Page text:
Following the referendum, the GBP experienced a sharp decline against major currencies like the USD and the Euro. This was due to concerns about the UK’s future economic prospects, trade relationships, and political stability.

Major Central Banks: Roles and Policies

1. Federal Reserve (USA) – The Fed

  • Mandate: The Federal Reserve’s primary objectives are to manage inflation and encourage employment, which it achieves through monetary policy.
  • Policy Tools: The Fed uses tools like adjusting the federal funds rate and open market operations to influence liquidity and interest rates.
  • Impact on Forex: Decisions by the Fed often have a global impact, particularly on the USD. Lower interest rates typically lead to a weaker USD, while higher rates can strengthen it.

2. European Central Bank (ECB)

  • Mandate: The ECB’s main goal is to maintain price stability within the Eurozone, targeting an inflation rate below, but close to, 2%.
  • Policy Tools: The ECB uses interest rate adjustments and quantitative easing to manage inflation and stimulate economic growth.
  • Impact on Forex: ECB policies significantly affect the Euro. Expansionary policies (like lowering interest rates) can lead to a weaker Euro, whereas contractionary policies might strengthen it.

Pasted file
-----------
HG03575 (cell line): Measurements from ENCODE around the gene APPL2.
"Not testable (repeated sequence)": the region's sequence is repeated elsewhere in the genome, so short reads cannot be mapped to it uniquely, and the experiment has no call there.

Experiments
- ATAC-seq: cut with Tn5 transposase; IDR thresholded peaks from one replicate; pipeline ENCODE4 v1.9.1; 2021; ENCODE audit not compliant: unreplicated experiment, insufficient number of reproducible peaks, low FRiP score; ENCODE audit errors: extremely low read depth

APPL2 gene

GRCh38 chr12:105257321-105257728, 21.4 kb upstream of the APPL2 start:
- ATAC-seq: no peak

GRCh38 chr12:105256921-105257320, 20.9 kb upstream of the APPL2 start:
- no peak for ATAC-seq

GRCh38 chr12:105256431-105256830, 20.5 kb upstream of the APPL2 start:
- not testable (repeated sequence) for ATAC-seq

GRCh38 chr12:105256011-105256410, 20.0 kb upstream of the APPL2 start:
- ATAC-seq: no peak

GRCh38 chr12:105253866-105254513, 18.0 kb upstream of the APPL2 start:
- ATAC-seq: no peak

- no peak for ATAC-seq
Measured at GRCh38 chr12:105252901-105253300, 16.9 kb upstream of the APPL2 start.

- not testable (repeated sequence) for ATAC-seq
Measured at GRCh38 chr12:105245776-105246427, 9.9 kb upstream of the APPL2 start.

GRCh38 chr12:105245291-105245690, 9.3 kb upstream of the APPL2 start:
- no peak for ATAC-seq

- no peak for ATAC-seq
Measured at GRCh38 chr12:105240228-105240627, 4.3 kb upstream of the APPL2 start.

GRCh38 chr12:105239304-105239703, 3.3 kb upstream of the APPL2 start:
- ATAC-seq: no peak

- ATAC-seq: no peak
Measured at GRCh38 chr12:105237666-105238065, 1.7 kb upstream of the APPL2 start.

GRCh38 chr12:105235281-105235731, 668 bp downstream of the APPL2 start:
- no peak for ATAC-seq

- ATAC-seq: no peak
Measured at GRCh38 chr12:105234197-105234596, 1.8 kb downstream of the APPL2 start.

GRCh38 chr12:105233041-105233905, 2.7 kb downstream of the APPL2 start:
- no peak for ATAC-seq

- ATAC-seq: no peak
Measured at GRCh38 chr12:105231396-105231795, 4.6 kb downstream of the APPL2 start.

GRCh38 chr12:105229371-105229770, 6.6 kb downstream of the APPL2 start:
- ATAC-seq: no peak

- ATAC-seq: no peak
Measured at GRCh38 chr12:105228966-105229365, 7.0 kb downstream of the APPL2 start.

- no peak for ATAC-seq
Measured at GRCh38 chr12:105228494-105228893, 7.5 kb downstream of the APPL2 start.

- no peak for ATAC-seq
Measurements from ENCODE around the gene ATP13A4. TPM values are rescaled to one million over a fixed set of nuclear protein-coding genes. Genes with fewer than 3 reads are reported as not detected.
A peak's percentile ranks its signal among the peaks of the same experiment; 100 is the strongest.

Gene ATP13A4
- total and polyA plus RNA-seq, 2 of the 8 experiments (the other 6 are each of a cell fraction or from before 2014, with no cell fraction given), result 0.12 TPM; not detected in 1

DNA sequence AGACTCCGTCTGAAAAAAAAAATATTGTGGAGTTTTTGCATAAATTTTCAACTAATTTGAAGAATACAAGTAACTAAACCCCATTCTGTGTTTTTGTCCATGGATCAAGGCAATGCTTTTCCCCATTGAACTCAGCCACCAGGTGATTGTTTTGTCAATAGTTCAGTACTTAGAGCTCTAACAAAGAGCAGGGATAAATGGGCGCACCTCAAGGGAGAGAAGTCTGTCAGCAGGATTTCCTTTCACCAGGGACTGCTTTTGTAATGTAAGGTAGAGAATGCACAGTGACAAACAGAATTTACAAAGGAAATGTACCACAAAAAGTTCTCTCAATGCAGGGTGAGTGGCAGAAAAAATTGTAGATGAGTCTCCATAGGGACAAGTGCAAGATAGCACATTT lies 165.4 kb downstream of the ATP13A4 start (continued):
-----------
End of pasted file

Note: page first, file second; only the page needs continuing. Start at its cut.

3. Bank of Japan (BOJ)

  • Mandate: The BOJ aims to achieve price stability and contribute to the stability of the financial system.
  • Policy Tools: It employs negative interest rates and quantitative easing, often buying government bonds and other assets to inject money into the economy.
  • Impact on Forex: BOJ’s unconventional policies, such as negative interest rates, have a significant impact on the Yen.

4. Bank of England (BoE)

  • Mandate: The BoE aims to ensure monetary stability and, by extension, financial stability in the UK.
  • Policy Tools: The BoE sets the key interest rate and uses quantitative easing to control inflation and stabilize the GBP.
  • Impact on Forex: BoE’s decisions directly influence the value of the GBP, such as the post-Brexit economic scenario.

5. People’s Bank of China (PBoC)

  • Mandate: The PBoC focuses on maintaining the stability of the Chinese currency and financial system and promoting economic growth.
  • Policy Tools: The PBoC employs a variety of tools, including interest rate changes, reserve requirement ratios, and direct intervention in the currency markets.
  • Impact on Forex: The PBoC’s approach to managing the Renminbi is unique due to China’s managed exchange rate system.


This course offers a thorough exploration of the economic fundamentals that drive the Forex market. By understanding these principles, you will be better equipped to interpret market movements, comprehend the implications of economic policies, and make informed decisions in the realm of international finance.
As we conclude, we encourage you to continue exploring these concepts, staying informed about global economic trends, and applying this knowledge to your professional or academic pursuits.